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# Introduction to Number Theory

A prime number is an integer that can only be divided without remainder by positive and negative values of itself and 1. Prime numbers play a critical role both in number theory and in cryptography.

PART 2: ASYMMETRIC CIPHERS

Chapter 8 INTRODUCTION TO NUMBER THEORY

Prime Numbers

Fermatâ€™s and Eulerâ€™s Theorems

Fermatâ€™s Theorem Eulerâ€™s Totient Function Eulerâ€™s Theorem

Testing for Primality

Miller-Rabin Algorithm

A Deterministic Primality Algorithm Distribution of Primes

The Chinese Remainder Theorem

Discrete Logarithms

The Powers of an Integer, Modulo n Logarithms for Modular Arithmetic Calculation of Discrete Logarithms

KEY POINTS

â—†      A prime number is an integer that can only be divided without remainder by positive and negative values of itself and 1. Prime numbers play a critical role both in number theory and in cryptography.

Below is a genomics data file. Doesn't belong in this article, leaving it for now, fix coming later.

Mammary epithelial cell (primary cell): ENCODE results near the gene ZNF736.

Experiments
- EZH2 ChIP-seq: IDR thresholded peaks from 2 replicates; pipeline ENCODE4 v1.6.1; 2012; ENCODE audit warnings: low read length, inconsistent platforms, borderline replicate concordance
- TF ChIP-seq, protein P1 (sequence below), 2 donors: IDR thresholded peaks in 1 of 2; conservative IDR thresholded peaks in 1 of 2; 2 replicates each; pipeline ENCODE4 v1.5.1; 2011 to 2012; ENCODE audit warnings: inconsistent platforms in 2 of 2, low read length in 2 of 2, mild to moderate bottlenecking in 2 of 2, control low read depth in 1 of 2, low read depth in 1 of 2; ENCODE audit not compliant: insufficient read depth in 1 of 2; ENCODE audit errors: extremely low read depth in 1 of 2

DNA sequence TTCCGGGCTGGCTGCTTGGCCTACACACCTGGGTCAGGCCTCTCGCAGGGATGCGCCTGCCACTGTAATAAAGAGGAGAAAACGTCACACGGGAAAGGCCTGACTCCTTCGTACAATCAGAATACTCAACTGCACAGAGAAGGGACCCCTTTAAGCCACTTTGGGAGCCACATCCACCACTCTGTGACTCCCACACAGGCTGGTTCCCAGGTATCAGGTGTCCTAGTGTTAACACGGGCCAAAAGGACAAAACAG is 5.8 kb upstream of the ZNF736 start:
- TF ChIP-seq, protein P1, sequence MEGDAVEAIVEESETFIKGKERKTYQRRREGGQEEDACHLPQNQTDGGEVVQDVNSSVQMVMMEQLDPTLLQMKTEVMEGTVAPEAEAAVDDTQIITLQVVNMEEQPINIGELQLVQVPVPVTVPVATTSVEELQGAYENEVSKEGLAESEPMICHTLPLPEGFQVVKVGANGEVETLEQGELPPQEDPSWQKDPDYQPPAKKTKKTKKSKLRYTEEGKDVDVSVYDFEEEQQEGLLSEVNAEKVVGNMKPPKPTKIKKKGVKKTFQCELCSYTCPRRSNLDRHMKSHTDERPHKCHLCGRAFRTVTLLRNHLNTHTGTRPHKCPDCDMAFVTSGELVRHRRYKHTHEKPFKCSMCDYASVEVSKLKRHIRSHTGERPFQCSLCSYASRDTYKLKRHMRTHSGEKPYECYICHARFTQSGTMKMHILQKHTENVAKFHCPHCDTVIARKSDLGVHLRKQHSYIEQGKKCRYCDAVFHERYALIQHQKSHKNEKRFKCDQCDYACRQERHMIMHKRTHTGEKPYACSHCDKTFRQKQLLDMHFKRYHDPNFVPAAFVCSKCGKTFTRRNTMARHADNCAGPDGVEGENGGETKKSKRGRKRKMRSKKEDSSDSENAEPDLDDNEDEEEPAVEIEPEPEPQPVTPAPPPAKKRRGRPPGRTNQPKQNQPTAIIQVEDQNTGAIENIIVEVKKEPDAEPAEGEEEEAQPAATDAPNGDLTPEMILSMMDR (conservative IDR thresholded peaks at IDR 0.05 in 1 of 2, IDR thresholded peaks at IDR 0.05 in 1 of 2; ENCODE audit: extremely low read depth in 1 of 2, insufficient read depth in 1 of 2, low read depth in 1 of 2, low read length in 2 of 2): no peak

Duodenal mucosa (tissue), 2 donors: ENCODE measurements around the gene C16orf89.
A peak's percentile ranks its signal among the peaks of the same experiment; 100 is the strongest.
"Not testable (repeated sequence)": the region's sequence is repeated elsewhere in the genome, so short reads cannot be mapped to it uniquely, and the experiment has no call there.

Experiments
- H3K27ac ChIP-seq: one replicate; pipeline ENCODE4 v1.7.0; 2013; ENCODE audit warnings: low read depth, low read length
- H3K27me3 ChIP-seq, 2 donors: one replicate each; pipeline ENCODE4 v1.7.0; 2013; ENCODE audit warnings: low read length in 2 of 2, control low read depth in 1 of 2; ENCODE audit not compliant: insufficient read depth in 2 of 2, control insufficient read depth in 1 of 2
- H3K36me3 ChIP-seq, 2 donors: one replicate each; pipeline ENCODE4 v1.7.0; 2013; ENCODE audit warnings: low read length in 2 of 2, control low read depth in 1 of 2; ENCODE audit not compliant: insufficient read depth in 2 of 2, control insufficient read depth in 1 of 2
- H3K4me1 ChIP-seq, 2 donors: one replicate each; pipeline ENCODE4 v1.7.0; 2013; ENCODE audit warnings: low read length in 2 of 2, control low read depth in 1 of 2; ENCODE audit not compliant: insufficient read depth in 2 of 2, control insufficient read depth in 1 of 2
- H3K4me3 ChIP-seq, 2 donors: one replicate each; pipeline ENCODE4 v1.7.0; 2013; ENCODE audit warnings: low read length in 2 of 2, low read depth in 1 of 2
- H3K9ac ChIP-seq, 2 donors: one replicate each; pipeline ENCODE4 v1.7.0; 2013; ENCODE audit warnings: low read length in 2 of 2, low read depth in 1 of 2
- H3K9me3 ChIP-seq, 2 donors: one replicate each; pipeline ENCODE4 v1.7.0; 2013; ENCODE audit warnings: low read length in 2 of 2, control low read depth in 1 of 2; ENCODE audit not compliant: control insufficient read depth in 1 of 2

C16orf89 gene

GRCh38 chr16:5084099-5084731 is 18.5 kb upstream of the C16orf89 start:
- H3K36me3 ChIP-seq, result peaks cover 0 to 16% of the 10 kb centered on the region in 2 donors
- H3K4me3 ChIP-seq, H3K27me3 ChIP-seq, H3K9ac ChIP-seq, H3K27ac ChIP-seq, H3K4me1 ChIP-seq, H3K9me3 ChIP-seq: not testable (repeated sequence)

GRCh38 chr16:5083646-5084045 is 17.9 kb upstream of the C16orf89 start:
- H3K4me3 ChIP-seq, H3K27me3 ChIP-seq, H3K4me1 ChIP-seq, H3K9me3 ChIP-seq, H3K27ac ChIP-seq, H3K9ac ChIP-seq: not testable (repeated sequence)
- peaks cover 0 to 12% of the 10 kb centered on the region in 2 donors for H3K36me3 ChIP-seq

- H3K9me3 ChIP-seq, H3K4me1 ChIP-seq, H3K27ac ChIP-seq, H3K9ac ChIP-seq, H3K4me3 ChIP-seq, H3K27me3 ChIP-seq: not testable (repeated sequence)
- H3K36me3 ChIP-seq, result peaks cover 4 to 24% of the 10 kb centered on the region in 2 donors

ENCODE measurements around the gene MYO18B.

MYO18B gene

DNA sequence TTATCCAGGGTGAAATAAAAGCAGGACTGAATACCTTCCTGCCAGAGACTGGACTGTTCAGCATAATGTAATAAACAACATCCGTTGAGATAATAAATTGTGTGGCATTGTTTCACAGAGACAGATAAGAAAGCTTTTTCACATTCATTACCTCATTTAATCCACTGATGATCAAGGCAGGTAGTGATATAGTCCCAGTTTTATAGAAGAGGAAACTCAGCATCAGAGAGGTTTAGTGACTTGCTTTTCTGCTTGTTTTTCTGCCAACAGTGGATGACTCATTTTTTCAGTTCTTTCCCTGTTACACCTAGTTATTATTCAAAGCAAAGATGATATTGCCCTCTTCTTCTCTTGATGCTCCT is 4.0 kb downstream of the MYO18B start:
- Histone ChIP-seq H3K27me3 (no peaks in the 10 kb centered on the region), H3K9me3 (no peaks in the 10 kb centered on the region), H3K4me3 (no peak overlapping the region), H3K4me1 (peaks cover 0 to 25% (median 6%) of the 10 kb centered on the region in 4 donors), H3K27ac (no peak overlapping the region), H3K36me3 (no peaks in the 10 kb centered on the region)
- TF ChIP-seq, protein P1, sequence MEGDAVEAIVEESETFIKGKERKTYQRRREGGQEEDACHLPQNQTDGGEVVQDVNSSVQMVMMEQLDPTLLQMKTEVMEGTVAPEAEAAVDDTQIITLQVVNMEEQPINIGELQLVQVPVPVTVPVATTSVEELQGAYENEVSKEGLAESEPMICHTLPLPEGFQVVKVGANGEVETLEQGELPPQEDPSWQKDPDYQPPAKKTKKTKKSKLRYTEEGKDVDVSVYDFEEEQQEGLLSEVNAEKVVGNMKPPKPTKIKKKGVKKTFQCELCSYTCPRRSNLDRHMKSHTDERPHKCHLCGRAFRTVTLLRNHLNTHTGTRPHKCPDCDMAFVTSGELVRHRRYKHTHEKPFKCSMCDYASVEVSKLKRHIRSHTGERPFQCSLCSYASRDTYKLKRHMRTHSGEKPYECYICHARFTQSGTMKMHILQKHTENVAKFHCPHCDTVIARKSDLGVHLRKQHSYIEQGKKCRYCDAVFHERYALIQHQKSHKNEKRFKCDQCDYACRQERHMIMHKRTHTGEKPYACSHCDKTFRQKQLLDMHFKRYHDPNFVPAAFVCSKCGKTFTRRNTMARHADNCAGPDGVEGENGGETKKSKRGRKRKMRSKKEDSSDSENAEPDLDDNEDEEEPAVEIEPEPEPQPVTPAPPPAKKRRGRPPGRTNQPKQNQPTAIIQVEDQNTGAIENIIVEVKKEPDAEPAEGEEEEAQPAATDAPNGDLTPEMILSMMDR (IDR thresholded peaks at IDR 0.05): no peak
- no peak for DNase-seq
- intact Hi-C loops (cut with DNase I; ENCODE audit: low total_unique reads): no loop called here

â—†      Two theorems that play important roles in public-key cryptography are Fermatâ€™s theorem and Eulerâ€™s theorem.

â—†      An important requirement in a number of cryptographic algorithms is the ability to choose a large prime number. An area of ongoing research is the development of efficient algorithms for determining if a randomly chosen large integer is a prime number.

â—†      Discrete logarithms are fundamental to a number of public-key algorithms. Discrete logarithms are analogous to ordinary logarithms but are defined using modular arithmetic.

A number of concepts from number theory are essential in the design of public-key cryptographic algorithms. This chapter provides an overview of the concepts referred to in other chapters. The reader familiar with these topics can safely skip this chapter. The reader should also review Sections 4.1 through 4.3 before proceeding with this chapter.

As with Chapter 4, this chapter includes a number of examples, each of which is highlighted in a shaded box.

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